2. Establish two leaders for every project team: a project leader from IT to perform traditional project management functions and drive technical decisions, along with a process leader from the business unit to drive workflow redesign decisions. This pairing mirrors the inherent duality of IT-enabled transformation: technical execution married to effective process redesign.

3. Require that team members have a common space, common goals and a functional dependence on one another to succeed. If you demand that they interact intimately on all aspects of project work, the cultural differences that exist among them will soften over time to create a new, shared culture.

4. Establish a forum for integrated decision making, where team members from all disciplines (for us, nurses, physicians, pharmacists, clinical technologists, medical records personnel and IT professionals) must contribute. This forum becomes the nerve center of the project. Eradicate decision making in silos, because there are few decisions that affect only a single discipline within a team-based workflow.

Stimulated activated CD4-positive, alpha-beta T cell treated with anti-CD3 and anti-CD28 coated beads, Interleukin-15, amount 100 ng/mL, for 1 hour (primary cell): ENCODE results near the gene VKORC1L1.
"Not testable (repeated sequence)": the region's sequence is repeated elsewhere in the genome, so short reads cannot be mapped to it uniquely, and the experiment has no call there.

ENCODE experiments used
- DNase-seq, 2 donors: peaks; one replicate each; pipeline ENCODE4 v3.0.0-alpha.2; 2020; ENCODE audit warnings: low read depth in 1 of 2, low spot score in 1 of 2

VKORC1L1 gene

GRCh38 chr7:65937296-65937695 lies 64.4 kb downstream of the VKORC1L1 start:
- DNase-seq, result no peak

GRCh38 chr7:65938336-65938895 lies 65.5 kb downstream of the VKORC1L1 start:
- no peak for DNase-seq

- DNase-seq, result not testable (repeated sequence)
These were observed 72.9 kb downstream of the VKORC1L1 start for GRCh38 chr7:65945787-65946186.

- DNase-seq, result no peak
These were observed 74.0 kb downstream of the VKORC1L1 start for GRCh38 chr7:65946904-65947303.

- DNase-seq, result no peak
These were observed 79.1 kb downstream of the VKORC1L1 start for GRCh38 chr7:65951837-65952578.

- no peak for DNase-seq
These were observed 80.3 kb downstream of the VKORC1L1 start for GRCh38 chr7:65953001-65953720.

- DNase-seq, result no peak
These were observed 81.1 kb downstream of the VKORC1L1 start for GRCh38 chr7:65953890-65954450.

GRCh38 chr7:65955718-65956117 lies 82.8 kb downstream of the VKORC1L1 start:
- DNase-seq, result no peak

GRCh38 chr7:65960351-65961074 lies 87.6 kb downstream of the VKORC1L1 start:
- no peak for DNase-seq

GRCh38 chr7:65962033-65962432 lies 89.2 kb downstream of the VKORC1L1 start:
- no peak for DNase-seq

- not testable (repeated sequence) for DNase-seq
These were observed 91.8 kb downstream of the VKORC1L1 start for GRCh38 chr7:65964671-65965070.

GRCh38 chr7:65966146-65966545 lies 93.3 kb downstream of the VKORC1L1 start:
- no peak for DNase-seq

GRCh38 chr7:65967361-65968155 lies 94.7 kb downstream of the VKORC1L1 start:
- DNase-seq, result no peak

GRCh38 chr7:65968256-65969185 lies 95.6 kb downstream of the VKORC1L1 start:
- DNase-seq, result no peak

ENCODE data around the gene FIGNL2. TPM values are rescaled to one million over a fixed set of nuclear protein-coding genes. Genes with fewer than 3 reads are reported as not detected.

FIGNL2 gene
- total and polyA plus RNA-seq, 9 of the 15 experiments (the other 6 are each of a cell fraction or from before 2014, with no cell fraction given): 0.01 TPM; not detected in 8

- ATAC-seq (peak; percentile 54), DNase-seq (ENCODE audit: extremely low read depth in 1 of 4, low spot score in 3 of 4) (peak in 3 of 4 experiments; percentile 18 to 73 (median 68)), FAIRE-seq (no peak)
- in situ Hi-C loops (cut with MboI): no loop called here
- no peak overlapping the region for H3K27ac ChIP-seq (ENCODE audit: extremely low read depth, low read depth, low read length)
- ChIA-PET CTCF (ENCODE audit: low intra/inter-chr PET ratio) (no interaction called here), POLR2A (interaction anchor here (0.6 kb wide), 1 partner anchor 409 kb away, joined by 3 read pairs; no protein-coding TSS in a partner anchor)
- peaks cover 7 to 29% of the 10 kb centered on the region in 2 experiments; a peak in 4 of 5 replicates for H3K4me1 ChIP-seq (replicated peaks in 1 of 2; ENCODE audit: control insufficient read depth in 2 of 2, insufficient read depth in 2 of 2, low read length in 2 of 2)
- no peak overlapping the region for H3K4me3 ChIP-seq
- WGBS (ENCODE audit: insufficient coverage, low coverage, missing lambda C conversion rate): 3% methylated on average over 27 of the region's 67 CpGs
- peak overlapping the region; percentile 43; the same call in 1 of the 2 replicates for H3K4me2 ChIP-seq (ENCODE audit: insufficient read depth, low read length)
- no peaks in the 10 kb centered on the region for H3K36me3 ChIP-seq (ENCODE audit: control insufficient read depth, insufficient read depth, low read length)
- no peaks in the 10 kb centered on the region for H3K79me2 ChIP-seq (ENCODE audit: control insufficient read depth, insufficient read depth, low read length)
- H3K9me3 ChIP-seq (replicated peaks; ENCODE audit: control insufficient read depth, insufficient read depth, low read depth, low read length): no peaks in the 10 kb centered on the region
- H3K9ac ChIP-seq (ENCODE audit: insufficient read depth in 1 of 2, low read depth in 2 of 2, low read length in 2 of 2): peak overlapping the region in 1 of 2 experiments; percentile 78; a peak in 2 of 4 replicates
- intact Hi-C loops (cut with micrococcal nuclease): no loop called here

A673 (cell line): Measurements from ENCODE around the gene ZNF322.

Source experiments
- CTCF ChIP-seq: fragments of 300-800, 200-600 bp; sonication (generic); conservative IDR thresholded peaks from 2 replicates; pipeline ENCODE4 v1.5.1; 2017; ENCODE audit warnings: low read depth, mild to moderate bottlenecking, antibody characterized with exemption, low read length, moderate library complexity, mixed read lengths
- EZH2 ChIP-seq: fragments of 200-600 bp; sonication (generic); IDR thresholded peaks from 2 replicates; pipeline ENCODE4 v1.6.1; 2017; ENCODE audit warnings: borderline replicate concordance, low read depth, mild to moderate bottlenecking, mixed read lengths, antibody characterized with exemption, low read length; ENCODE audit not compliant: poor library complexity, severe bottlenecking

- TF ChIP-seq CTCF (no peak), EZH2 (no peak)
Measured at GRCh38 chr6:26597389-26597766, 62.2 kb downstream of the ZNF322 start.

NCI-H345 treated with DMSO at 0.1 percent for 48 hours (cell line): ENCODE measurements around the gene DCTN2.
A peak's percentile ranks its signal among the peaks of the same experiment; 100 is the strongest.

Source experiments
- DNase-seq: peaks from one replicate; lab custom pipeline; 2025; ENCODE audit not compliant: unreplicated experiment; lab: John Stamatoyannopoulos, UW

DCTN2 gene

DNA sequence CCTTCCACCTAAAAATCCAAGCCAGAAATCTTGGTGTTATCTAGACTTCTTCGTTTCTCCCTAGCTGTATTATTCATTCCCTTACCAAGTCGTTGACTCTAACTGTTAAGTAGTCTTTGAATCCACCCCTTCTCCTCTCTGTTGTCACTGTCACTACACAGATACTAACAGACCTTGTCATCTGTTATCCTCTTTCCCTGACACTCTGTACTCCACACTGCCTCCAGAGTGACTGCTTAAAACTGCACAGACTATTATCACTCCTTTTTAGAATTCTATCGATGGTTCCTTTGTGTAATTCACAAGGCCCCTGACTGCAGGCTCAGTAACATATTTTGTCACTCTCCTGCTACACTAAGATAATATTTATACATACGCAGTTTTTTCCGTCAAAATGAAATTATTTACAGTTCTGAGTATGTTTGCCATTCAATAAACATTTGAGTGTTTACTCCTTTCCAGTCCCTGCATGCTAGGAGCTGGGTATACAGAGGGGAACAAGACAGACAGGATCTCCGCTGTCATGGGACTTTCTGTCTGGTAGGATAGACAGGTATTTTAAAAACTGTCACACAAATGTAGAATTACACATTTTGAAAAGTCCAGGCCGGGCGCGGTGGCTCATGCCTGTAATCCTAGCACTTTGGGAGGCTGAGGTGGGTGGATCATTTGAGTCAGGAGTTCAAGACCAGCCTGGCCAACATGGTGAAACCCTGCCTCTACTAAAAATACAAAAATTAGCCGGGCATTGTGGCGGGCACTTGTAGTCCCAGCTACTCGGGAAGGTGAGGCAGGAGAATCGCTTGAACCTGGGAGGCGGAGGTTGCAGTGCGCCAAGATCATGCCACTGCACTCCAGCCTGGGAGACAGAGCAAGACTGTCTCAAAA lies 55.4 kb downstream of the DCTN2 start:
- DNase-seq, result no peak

5. Allow no party to proceed along an independent path. Nourish the commitment to multidisciplinary integration where it exists; force it where it does not; and highlight the successes achieved through collaboration.

We all will complete major projects in our careers. Some will fade, especially as advances in IT transform our grand accomplishments of the past into trivial exercises in the future. But the memory of our EMR team’s maturation will never leave me. I am excited by the new generation of clinicians who are embracing IT early in their careers, working alongside IT professionals who are learning the processes of health care. Through this evolution, the landscape of healthcare IT will never be the same.